The NBA trade deadline is February 8, and the Nuggets are in a situation where if they don’t make a trade, they could be in a situation where they could lose Nikola Jokic for nothing.
You want to talk about stress? Let’s talk about how the Nuggets salary cap breaks down over the next few years.
Nikola Jokic’s contract situation
When the Nuggets drafted Jokic they signed him to a three-year, $4.08 million contract with a team option for the fourth year. Since Jokic was the 41st pick in the draft, that’s a fairly standard second-round pick contract. He came over from Serbia in the first year of his contract, showed enough promise to win a starting role the next year.
The Nuggets experimented with Jokic and Jusuf Nurkic in the starting lineup, but unfortunately that combination didn’t pan out. They shipped Nurkic and a 2017 first-round pick to Portland for Mason Plumlee, then re-signed Plumlee to a three year, $41 million contract in the 2017 offseason.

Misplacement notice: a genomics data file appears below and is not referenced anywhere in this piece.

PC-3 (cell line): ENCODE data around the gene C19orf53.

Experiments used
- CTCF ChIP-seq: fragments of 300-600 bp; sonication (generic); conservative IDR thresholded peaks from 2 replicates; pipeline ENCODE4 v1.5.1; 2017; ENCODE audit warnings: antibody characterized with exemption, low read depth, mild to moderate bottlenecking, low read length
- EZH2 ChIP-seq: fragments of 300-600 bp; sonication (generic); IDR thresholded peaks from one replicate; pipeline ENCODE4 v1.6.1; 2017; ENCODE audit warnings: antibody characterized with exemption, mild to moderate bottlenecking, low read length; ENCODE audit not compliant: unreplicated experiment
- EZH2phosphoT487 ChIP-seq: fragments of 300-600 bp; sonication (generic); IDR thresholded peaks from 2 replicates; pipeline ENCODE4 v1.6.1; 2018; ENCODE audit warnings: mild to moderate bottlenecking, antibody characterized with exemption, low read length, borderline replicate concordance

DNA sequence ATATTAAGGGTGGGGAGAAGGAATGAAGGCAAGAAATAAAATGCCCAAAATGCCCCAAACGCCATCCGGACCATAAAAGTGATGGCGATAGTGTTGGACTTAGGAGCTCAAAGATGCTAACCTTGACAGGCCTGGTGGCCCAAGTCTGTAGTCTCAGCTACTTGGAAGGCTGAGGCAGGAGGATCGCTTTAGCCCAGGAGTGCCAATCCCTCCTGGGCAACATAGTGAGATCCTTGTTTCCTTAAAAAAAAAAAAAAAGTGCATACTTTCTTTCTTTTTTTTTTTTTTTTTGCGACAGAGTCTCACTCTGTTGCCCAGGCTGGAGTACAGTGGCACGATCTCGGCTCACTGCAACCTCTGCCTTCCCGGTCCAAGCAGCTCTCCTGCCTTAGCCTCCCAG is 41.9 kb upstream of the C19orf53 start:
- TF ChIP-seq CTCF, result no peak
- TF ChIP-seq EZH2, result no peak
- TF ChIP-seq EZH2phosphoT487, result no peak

Now we’re at the last year of Jokic’s contract, unless the team exercises their $1.6 million option which would allow Jokic to become an unrestricted free agent in the 2018-19 offseason. Just about everyone on Earth has assumed that the Nuggets would NOT exercise the option, opting instead to offer him a five-year, $146 million max (25 percent of the cap, 8 percent raises each year). That would trump any offer from a competitor, as they can only offer four years, $109 million. Money and years may not be the most important thing to Jokic and he could choose to sign with another team in restricted free agency but Denver could simply match that offer sheet and retain their franchise center.
The current cap situation